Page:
Why stop at corporal punishment?

Corporal punishment in schools has been banned by a court but in a country where a big percentage of the population lives under the poverty level, safety of children will be difficult to enforce

An honourable superior court in Pakistan has recently forbidden the use of corporal punishment in schools. Of course it was said and is probably still being said: Spare the rod, spoil the child. Enforcing discipline in almost any environment can be difficult especially if you are dealing with a number of boisterous young people. But I believe that that physical punishment of school children is unwarranted.

Personally, I was lucky that I went through most of my school years without having any serious physical punishment. For the first couple of years I attended the Convent of Jesus and Mart (CJM) in Lahore. Yes, the CJM was co-ed until KG 3 in the old days. Next, I went on to an English medium school in Lahore that was also co-ed and like the CJM had only female teachers.

So I suppose female teachers were less inclined to do much physical harm to male school children—thank heavens for eastern female modesty—and do much to the female students in front of their male classmates. However, there were times when my knuckles were rapped and I was asked to stand outside the classroom.

Both of my sisters went through the CJM and never reported any serious physical punishment except perhaps a foot ruler being hit on the hand. Though, I must admit that my older sister at least was a definite ‘teacher’s pet’.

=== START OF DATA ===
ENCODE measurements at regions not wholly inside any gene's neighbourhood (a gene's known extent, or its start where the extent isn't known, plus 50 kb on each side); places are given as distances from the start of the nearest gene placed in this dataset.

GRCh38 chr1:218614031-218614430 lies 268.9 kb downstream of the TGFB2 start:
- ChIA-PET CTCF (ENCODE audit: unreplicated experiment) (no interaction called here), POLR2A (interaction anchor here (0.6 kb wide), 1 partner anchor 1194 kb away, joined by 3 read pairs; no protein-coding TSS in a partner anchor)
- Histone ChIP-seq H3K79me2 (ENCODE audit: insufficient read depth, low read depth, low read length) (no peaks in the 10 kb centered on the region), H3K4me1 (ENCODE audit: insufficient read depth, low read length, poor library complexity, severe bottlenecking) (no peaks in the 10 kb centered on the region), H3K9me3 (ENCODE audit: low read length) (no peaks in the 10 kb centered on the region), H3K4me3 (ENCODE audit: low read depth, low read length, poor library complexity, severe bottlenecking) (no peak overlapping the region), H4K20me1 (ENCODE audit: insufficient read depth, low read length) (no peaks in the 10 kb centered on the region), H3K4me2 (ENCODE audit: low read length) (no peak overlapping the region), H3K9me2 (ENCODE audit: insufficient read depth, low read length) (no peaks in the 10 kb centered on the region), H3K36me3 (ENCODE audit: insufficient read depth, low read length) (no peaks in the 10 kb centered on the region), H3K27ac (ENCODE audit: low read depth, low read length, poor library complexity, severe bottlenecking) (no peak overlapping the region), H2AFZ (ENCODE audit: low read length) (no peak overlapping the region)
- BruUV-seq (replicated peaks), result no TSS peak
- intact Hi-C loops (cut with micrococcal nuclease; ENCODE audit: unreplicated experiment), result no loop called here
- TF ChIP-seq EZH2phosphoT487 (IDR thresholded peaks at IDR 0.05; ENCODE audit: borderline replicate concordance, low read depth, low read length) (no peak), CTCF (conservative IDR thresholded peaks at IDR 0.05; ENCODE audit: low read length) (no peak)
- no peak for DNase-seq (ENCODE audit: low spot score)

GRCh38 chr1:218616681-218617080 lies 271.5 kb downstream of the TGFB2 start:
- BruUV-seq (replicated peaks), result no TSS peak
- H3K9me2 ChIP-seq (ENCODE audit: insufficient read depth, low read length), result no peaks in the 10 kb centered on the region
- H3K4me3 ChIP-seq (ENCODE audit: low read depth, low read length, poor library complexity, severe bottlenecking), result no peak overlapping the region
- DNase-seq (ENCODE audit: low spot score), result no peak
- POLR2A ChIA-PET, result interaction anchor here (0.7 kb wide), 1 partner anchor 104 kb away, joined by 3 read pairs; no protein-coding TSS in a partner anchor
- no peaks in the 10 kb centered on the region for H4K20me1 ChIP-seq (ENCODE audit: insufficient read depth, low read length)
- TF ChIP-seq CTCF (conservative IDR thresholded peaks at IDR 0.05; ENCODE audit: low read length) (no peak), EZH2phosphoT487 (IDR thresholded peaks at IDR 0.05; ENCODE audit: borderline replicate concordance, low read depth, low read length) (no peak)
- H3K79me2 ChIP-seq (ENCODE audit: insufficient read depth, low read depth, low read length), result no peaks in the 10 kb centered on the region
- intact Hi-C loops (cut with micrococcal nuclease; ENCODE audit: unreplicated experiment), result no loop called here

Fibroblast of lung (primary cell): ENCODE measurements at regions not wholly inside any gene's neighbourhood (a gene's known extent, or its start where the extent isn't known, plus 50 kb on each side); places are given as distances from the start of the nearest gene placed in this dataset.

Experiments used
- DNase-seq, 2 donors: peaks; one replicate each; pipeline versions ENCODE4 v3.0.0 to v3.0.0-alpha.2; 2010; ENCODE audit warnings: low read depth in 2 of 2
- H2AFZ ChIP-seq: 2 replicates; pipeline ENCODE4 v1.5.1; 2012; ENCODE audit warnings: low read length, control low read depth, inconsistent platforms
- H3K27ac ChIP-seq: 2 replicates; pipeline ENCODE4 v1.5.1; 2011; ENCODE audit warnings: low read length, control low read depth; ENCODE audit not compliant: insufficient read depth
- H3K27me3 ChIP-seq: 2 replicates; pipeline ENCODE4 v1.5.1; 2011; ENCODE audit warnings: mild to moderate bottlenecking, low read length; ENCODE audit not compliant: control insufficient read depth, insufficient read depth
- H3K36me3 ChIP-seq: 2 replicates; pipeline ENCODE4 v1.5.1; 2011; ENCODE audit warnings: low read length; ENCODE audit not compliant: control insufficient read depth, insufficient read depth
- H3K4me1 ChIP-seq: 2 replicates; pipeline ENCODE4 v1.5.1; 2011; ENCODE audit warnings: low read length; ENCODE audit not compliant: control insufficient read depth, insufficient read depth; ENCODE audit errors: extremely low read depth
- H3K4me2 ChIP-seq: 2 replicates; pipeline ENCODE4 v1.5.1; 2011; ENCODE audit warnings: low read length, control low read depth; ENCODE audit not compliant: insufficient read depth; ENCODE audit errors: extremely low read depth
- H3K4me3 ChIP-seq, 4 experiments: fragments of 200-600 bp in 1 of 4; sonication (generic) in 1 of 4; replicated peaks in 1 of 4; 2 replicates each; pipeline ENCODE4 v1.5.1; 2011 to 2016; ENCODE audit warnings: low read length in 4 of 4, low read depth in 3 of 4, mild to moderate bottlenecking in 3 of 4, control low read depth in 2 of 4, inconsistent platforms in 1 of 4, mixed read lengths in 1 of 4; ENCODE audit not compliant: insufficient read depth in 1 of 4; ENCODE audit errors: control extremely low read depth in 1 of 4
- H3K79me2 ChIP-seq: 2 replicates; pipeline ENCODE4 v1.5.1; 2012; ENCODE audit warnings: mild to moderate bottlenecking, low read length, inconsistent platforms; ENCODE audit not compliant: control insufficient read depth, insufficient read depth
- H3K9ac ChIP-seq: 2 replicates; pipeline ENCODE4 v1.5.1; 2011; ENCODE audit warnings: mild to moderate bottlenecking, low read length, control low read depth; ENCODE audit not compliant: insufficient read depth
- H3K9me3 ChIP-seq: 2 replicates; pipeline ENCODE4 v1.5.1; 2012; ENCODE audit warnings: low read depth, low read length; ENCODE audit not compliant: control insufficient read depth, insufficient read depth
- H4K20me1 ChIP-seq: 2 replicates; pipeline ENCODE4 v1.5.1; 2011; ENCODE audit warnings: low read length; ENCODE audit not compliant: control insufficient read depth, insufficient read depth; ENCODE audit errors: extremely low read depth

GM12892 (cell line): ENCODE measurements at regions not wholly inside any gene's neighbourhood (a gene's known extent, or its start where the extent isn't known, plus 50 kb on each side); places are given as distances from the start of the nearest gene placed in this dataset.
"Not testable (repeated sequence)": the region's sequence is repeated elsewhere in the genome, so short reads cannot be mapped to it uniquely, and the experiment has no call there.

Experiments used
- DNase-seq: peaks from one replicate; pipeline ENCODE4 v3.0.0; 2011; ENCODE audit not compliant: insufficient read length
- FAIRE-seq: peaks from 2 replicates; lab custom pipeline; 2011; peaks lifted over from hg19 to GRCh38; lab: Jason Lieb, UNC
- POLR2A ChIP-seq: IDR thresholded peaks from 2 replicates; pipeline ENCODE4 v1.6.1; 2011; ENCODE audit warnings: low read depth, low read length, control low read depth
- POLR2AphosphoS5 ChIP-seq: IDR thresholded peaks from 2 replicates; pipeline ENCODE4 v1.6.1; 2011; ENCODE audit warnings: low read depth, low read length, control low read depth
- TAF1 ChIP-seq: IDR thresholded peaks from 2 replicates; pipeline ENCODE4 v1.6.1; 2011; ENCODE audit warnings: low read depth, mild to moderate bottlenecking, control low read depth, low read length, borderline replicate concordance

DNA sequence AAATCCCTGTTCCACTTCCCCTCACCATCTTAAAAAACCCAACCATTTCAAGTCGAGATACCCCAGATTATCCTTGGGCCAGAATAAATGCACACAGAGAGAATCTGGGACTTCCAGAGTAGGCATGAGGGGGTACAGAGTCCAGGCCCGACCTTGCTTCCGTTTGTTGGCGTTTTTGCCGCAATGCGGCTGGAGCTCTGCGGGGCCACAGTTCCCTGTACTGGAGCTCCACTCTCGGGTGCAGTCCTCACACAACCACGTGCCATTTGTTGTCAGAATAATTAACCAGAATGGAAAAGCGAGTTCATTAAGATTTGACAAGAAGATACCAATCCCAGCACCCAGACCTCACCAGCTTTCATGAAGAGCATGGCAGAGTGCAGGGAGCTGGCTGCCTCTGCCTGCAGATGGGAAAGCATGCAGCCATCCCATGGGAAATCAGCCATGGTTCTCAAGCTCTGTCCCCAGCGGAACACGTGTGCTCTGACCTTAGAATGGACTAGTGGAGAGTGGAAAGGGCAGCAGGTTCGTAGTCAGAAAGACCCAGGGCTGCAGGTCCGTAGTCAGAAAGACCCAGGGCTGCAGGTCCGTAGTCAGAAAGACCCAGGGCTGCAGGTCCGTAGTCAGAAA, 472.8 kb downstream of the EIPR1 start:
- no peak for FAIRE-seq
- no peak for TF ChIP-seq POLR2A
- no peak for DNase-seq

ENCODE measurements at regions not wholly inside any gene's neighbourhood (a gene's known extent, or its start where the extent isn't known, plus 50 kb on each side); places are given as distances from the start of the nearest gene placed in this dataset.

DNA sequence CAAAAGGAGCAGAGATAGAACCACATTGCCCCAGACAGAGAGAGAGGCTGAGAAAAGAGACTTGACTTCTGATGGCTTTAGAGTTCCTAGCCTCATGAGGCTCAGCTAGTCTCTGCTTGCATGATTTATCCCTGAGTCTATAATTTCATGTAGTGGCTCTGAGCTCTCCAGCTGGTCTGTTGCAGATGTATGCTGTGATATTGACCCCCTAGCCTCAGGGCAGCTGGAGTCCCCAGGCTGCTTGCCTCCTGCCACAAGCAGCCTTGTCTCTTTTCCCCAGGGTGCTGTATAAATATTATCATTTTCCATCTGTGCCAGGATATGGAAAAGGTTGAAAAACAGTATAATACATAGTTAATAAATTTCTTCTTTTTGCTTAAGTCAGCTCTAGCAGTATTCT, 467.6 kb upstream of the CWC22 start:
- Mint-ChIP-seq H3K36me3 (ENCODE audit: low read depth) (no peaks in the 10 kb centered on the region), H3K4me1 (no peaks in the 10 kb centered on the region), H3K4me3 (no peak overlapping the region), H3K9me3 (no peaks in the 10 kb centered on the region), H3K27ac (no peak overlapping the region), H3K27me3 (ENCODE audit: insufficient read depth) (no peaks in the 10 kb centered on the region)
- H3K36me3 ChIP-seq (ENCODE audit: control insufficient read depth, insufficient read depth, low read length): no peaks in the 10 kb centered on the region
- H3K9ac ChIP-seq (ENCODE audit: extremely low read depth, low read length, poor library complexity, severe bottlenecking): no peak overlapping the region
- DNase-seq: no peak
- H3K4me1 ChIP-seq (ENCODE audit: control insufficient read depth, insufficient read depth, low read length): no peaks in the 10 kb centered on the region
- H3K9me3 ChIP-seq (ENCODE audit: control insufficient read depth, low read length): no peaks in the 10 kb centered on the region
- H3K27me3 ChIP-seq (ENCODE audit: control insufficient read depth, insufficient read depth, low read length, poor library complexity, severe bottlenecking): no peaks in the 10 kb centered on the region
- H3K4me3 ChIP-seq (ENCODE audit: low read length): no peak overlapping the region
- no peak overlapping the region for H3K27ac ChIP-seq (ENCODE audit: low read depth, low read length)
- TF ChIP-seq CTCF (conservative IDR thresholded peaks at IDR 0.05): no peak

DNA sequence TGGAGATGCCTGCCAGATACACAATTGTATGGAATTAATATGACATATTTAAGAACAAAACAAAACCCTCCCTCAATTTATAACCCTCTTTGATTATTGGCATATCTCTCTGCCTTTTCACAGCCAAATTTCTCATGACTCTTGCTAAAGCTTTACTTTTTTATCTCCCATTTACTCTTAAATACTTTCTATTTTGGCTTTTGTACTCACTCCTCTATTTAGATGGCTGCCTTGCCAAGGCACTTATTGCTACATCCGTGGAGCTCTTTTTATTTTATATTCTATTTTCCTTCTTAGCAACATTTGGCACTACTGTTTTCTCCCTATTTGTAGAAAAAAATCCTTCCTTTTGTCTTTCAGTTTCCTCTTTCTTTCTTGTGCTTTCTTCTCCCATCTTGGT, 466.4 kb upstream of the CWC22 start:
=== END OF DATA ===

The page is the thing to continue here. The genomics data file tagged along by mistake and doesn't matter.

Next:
My contemporary male friends who attended a much larger boys-only religious school in Lahore where almost all of the teachers were male priests often told horrifying stories of rather extreme forms of corporal punishment at the hands of their teachers. And of course any complaints to the parents for them was not of much use since the response probably was, you deserved it and perhaps a smack or two might have been added for good measure.

All those years ago, children were often hit/spanked or otherwise beaten in the name of discipline even at home. So receiving corporal punishment in school was not considered too much out of place since teachers were considered in place of parents when at school.

There is an observation I made many years ago while reading English history and the tradition of severe corporal punishment in even their elite schools. After being brutalized in places like Eton and Harrow many of those students after growing up went on to brutalise much of the world in Britain’s name. And that perhaps might have led to the rise of the British Empire.

As I thought about this issue I started getting distracted by what else happens to children in Pakistan other than getting smacked about in school. A few quick comparisons between how children are treated in Pakistan as compared to what happens to them in the United States (US) these days.

After being brutalised in places like Eton and Harrow many of those students after growing up went on to brutalise much of the world in Britain’s name. And that perhaps might have led to the rise of the British Empire.

It is a common sight to see an entire family, including a few children, being carried on a motorcycle, or children sitting in a car without proper car seats or seatbelts. In the US that sight would lead to the parents being arrested for child endangerment and the children probably placed in foster care. But in Pakistan we are indeed rather cavalier about child safety.

There are however other areas where children are at much greater risk that in my humble opinion are infinitely more important than corporal punishment in schools. Almost half of children of school going age in Pakistan do not attend school. I suppose some mild corporal punishment might be acceptable for many of them if they could get an education.